Jason Cammisa Finally Called Out a Big Problem With Reviews of the New Mk8 VW GTI | Autance

Sticky tires do a lot of heavy lifting on any modified GTI, and Volkswagen deployed this to their gain.

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Jason Cammisa Finally Called Out a Big Problem With Reviews of the New Mk8 VW GTI | Autance © Jason Cammisa Finally Called Out a Big Problem With Reviews of the New Mk8 VW GTI | Autance

I’ve been reading and watching rave reviews on the new, eighth-generation (Mk8) Volkswagen GTI. Volkswagen itself claims that it “eliminated understeer” on the new car, and American reviewers across the board have said that the new car rotates and is even playful. However, there has been one big caveat to most of these North American reviews: Extremely sticky tires. 

Frustrated by all of these reviewers not bothering to even look at the rubber that was underneath their European-spec GTIs, I waited for someone to call it out and, more importantly, test the car fairly with less aggressive tires. Savagegeese and The Topher on YouTube disclosed that their demo cars came with a set of Bridgestone Potenza RE-71R tires, an aggressive semi-slick* that used to be a track day and club-level “cheater” tire. They also understood what that meant for the dynamics of the car, which impressed them in their review.

*There was some debate over the viable definition of “R-compound” tires in the Car Autance writers’ room. While the RE-71R may be colloquially referred to as an R, it was ultimately decided that this designation should be reserved for track rubber. As Stef Schrader described them a little more practically: “…the less durable comp tires that are hot shit for a track day or two before they wear out.” —Ed.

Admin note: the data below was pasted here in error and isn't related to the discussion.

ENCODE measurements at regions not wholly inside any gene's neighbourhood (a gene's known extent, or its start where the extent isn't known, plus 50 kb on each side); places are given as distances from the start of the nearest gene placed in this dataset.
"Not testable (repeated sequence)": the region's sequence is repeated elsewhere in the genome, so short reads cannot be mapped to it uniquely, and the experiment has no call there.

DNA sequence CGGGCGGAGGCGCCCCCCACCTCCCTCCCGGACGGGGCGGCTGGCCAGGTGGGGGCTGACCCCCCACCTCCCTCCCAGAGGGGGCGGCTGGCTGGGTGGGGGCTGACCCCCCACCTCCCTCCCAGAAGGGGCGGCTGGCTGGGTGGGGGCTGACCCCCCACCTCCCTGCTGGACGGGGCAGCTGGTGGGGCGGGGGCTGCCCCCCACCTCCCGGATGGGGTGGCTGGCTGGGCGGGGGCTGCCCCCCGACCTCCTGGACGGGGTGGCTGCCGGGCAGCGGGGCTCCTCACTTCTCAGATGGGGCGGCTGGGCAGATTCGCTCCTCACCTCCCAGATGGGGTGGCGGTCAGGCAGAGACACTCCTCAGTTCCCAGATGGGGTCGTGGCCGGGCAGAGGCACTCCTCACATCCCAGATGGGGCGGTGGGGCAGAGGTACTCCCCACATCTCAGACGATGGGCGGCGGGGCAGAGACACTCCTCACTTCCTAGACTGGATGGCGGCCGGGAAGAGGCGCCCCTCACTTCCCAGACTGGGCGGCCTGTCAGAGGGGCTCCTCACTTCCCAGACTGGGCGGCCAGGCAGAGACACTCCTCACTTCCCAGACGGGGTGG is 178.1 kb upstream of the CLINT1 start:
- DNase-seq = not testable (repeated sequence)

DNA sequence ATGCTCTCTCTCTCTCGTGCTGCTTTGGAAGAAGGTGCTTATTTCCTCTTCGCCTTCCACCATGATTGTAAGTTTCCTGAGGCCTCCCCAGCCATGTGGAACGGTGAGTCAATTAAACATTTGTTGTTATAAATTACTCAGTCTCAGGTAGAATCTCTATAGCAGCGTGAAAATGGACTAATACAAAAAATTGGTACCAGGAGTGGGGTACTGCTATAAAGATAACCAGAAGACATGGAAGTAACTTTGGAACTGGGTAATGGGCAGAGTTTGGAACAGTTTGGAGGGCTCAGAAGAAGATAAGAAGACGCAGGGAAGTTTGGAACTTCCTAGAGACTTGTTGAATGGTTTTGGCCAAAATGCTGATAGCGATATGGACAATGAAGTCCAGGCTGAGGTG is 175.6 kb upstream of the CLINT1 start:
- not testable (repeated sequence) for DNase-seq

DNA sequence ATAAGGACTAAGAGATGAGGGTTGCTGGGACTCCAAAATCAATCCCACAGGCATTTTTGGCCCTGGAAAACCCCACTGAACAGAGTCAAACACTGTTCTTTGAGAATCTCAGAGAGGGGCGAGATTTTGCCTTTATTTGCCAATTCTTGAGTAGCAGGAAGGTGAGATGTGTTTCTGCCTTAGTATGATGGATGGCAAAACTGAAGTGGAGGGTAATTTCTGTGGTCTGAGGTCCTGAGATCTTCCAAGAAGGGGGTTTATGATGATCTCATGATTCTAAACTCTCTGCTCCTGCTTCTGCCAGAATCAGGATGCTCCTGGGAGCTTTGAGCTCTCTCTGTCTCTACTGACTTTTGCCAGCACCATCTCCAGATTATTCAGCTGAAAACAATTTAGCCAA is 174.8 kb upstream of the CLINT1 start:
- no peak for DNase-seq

Other reviewers haven’t been so observant, though many have noticed. Redline Reviews got a white GTI tester with RE-71R tires on the front, which he noted, but had what appeared to be a set of Bridgestone Potenza S004 summer tires on the rear, which are markedly less grippy. He did not note the staggered tires. Edmunds seems to have gotten a similar setup to what Jason Cammisa got for his excellent video on the new GTI: a Bridgestone summer on the front and an all-season on the back.

Cammisa, it seems, is the journalist who answered my prayers this time. In his video, he resolutely calls Volkswagen’s claims of eliminating understeer and debunked them in one swift step: disclosing the tires. He spent two days at the Streets of Willow road course at Willow Springs and used a set of tires in the process with an evenly matched set and proved my suspicions correct: it’s the classic understeery GTI.

It truly began to grate on my nerves as, an Mk6 GTI owner, especially as a heavily modified Mk6 GTI owner. Why? Because Volkswagen has deployed the handling secret of all modern GTIs to their press cars: a reverse stagger tire setup.